Nursing Care Plan Glaucoma

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Community, unless sudden increase in IOP requires emergency intervention and close monitoring.

  1. Psychosocial aspects of care
  2. Patient Assessment Database


May report: 
Change in usual activities/hobbies due to altered vision


May report:
Nausea/vomiting (acute glaucoma)


May report: 
  1. Gradual loss of peripheral vision, frequent change of glasses, difficulty adjusting to darkened room, halos around lights, mild headache (chronic glaucoma)
  2. Cloudy/blurred vision, appearance of halos/rainbows around lights, sudden loss of peripheral vision, photophobia (acute glaucoma)
  3. Glasses/treatment change does not improve vision

May exhibit: 
  1. Dilated, fixed, cloudy pupils (acute glaucoma)
  2. Fixed pupil and red/hard eye with cloudy cornea (glaucoma emergency)
  3. Increased tearing
  4. Intumescent cataracts, intraocular hemorrhage (glaucoma secondary to trauma)


May report: 
  1. Mild discomfort or aching/tired eyes (chronic glaucoma)
  2. Sudden/persistent severe pain or pressure in and around eye(s), headache (acute glaucoma)


May report: 
  1. History of hemorrhage, trauma, ocular disease, tumor (secondary to trauma)
  2. Difficulty seeing, managing activities

May exhibit: 
Inflammatory disease of eye (glaucoma secondary to trauma)


May report: 
  1. Family history of glaucoma, diabetes, systemic vascular disorders
  2. History of stress, allergies, vasomotor disturbances (e.g., increased venous pressure), endocrine imbalance, diabetes
  3. History of ocular surgery/cataract removal; steroid use
  4. Discharge plan
  5. May require assistance with transportation, meal preparation, self-care, homemaker/ maintenance tasks
  6. Refer to section at end of plan for postdischarge considerations.


  1. Ophthalmoscopy examination: Assesses internal ocular structures, noting optic disc atrophy, papilledema, retinal hemorrhage, and microaneurysms. Slit-lamp examination provides three-dimensional view of eye structures, identifies corneal abnormalities/change in shape, increased IOP, and general vision deficits associated with glaucoma.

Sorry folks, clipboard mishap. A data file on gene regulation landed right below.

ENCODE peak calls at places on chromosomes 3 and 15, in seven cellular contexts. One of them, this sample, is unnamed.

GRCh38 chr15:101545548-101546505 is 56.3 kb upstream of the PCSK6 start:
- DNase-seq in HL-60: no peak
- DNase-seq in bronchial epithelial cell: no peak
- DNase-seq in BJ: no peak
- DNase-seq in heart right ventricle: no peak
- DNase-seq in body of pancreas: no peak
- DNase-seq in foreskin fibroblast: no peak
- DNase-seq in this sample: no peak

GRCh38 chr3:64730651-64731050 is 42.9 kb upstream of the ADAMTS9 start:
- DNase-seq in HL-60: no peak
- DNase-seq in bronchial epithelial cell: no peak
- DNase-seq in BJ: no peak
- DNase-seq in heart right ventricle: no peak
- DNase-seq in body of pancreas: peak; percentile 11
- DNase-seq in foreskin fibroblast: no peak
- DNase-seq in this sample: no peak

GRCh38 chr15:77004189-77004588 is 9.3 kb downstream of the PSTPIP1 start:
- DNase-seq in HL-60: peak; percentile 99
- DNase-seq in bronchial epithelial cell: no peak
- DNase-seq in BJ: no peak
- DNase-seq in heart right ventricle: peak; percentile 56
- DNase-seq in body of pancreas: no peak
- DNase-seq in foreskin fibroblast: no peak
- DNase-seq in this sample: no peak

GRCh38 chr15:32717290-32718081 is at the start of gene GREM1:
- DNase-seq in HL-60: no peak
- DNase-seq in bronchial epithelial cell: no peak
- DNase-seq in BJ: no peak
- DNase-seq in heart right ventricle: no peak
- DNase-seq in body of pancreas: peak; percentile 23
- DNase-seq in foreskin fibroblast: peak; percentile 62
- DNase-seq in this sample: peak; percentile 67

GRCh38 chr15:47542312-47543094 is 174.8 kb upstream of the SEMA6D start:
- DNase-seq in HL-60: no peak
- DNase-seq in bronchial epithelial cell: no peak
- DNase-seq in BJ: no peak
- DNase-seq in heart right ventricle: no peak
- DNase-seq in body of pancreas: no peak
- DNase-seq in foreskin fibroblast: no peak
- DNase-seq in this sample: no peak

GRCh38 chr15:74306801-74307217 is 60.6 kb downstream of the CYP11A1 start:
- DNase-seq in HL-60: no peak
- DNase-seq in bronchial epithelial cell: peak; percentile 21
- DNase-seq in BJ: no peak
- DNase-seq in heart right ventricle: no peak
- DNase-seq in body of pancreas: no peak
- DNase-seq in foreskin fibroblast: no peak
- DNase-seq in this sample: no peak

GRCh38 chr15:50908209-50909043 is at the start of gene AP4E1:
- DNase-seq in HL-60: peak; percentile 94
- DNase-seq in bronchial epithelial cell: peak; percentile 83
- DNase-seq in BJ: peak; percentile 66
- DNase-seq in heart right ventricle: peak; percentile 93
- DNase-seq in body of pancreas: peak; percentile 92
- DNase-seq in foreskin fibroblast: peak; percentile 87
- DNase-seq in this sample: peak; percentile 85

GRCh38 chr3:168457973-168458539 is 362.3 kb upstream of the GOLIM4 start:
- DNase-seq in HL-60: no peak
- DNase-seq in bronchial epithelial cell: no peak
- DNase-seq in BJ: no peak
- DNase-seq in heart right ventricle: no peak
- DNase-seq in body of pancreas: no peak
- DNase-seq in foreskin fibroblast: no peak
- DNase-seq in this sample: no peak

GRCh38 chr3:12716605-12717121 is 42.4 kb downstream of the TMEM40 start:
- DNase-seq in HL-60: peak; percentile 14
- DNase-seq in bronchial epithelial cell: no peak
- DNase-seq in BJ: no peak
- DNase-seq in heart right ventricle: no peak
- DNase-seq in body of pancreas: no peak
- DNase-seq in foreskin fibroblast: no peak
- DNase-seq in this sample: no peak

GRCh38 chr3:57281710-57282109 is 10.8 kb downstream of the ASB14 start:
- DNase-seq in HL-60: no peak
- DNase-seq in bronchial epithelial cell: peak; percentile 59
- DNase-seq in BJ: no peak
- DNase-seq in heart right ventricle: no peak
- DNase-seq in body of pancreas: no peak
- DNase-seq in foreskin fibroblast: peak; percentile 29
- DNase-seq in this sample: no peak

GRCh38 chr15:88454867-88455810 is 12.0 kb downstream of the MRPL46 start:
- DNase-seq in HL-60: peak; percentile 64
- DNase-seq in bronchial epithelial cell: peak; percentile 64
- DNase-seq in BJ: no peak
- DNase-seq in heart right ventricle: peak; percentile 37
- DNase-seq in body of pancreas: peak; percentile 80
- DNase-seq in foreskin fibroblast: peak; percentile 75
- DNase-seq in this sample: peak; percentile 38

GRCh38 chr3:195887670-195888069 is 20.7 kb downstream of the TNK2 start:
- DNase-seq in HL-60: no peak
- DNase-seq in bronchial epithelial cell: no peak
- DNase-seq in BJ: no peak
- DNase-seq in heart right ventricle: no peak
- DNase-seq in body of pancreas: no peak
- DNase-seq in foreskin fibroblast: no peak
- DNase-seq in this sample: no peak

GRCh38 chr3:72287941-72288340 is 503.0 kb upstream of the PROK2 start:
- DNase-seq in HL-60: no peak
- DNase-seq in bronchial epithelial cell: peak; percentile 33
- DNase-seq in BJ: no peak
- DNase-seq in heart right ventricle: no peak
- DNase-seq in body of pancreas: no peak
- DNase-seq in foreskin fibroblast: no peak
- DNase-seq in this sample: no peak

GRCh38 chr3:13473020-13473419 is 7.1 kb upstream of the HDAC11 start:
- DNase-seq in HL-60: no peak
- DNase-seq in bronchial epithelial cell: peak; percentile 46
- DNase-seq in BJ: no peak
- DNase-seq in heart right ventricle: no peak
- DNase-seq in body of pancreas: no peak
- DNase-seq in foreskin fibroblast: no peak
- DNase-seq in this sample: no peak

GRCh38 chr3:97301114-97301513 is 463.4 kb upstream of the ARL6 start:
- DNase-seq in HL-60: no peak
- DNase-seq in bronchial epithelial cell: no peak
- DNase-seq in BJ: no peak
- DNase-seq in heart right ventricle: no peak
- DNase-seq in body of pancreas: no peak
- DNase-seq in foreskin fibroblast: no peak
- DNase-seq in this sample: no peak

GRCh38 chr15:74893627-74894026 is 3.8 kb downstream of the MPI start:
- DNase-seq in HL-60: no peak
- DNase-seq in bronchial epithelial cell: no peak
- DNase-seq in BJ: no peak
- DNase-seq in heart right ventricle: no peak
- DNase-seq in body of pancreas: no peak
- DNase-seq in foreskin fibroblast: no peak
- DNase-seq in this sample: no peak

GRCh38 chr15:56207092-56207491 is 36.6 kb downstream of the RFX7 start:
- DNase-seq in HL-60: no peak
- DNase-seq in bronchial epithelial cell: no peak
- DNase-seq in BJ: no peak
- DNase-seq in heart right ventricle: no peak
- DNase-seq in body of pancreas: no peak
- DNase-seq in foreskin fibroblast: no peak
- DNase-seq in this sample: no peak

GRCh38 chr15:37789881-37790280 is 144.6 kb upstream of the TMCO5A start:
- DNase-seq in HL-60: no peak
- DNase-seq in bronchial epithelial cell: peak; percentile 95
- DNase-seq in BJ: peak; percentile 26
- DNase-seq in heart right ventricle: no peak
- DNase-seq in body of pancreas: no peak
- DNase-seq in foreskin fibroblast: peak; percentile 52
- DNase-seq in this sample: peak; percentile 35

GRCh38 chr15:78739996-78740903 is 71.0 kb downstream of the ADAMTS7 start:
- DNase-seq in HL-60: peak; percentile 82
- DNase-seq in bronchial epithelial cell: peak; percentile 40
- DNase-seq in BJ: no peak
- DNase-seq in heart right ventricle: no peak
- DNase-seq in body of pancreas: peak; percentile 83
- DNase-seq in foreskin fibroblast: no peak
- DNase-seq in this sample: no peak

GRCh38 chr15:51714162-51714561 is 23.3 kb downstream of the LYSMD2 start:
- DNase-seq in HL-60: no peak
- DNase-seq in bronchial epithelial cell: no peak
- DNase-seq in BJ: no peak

2. Visual acuity tests (e.g., Snellen, Jayer): Vision may be impaired by defects in cornea, lens, aqueous or vitreous humor, refraction, or disease of the nervous or vascular system supplying the retina or optic pathway.
  3. Visual fields (e.g., confrontation, tangent screen, perimetry): Reduction of peripheral vision may be caused by glaucoma or other conditions such as cerebrovascular accident (CVA), pituitary/brain tumor mass, or carotid or cerebral artery pathology.
  4. Tonography measurement: Assesses intraocular pressure (normal: 12–20 mm Hg). In acute angle-closure glaucoma,
  5. IOP may be 50 mm Hg or higher.
  6. Gonioscopy measurement: Helps differentiate open-angle from angle-closure glaucoma.
  7. Provocative tests: May be useful in establishing presence/type of glaucoma when IOP is normal or only mildly elevated.
  8. Glucose tolerance test/fasting blood sugar (FBS): Determines presence/control of diabetes, which is implicated at times in secondary glaucoma.


  1. Prevent further visual deterioration.
  2. Promote adaptation to changes in/reduced visual acuity.
  3. Prevent complications.
  4. Provide information about disease process/prognosis and treatment needs.


  1. Vision maintained at highest possible level.
  2. Patient coping with situation in a positive manner.
  3. Complications prevented/minimized.
  4. Disease process/prognosis and therapeutic regimen understood.
  5. Plan in place to meet needs after discharge.

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